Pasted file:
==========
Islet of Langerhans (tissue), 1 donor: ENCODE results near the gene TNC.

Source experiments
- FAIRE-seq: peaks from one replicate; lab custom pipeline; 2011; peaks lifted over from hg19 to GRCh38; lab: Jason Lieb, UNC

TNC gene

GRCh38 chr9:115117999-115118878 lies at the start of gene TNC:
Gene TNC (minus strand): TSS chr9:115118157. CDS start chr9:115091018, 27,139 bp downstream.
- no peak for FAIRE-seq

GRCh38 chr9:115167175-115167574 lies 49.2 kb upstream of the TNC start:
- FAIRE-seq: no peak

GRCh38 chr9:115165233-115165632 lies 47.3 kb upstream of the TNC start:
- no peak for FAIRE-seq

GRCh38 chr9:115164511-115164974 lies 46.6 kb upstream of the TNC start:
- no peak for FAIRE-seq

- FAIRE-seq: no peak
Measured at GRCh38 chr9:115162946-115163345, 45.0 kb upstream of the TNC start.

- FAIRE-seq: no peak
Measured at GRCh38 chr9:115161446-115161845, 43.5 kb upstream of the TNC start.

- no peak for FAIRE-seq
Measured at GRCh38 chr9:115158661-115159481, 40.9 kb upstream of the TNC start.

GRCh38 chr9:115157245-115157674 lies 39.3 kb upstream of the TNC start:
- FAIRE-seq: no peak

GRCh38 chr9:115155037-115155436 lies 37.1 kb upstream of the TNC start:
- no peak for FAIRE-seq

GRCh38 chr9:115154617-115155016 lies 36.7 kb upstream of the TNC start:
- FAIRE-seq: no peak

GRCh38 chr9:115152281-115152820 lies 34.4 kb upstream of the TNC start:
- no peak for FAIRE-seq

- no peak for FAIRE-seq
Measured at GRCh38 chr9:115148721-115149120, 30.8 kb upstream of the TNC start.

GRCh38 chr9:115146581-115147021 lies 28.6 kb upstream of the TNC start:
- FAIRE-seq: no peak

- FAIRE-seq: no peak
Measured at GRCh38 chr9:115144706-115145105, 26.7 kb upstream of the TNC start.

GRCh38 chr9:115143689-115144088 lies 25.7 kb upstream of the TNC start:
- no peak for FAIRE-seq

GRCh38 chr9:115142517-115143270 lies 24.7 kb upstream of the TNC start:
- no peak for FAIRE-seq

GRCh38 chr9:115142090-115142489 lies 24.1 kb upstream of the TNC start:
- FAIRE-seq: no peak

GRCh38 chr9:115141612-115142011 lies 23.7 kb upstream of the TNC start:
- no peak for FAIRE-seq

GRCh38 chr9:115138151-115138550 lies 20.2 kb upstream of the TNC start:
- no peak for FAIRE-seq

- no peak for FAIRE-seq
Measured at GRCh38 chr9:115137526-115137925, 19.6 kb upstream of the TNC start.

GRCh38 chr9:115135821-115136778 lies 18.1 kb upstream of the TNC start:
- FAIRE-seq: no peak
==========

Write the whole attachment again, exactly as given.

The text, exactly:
Islet of Langerhans (tissue), 1 donor: ENCODE results near the gene TNC.

Source experiments
- FAIRE-seq: peaks from one replicate; lab custom pipeline; 2011; peaks lifted over from hg19 to GRCh38; lab: Jason Lieb, UNC

TNC gene

GRCh38 chr9:115117999-115118878 lies at the start of gene TNC:
Gene TNC (minus strand): TSS chr9:115118157. CDS start chr9:115091018, 27,139 bp downstream.
- no peak for FAIRE-seq

GRCh38 chr9:115167175-115167574 lies 49.2 kb upstream of the TNC start:
- FAIRE-seq: no peak

GRCh38 chr9:115165233-115165632 lies 47.3 kb upstream of the TNC start:
- no peak for FAIRE-seq

GRCh38 chr9:115164511-115164974 lies 46.6 kb upstream of the TNC start:
- no peak for FAIRE-seq

- FAIRE-seq: no peak
Measured at GRCh38 chr9:115162946-115163345, 45.0 kb upstream of the TNC start.

- FAIRE-seq: no peak
Measured at GRCh38 chr9:115161446-115161845, 43.5 kb upstream of the TNC start.

- no peak for FAIRE-seq
Measured at GRCh38 chr9:115158661-115159481, 40.9 kb upstream of the TNC start.

GRCh38 chr9:115157245-115157674 lies 39.3 kb upstream of the TNC start:
- FAIRE-seq: no peak

GRCh38 chr9:115155037-115155436 lies 37.1 kb upstream of the TNC start:
- no peak for FAIRE-seq

GRCh38 chr9:115154617-115155016 lies 36.7 kb upstream of the TNC start:
- FAIRE-seq: no peak

GRCh38 chr9:115152281-115152820 lies 34.4 kb upstream of the TNC start:
- no peak for FAIRE-seq

- no peak for FAIRE-seq
Measured at GRCh38 chr9:115148721-115149120, 30.8 kb upstream of the TNC start.

GRCh38 chr9:115146581-115147021 lies 28.6 kb upstream of the TNC start:
- FAIRE-seq: no peak

- FAIRE-seq: no peak
Measured at GRCh38 chr9:115144706-115145105, 26.7 kb upstream of the TNC start.

GRCh38 chr9:115143689-115144088 lies 25.7 kb upstream of the TNC start:
- no peak for FAIRE-seq

GRCh38 chr9:115142517-115143270 lies 24.7 kb upstream of the TNC start:
- no peak for FAIRE-seq

GRCh38 chr9:115142090-115142489 lies 24.1 kb upstream of the TNC start:
- FAIRE-seq: no peak

GRCh38 chr9:115141612-115142011 lies 23.7 kb upstream of the TNC start:
- no peak for FAIRE-seq

GRCh38 chr9:115138151-115138550 lies 20.2 kb upstream of the TNC start:
- no peak for FAIRE-seq

- no peak for FAIRE-seq
Measured at GRCh38 chr9:115137526-115137925, 19.6 kb upstream of the TNC start.

GRCh38 chr9:115135821-115136778 lies 18.1 kb upstream of the TNC start:
- FAIRE-seq: no peak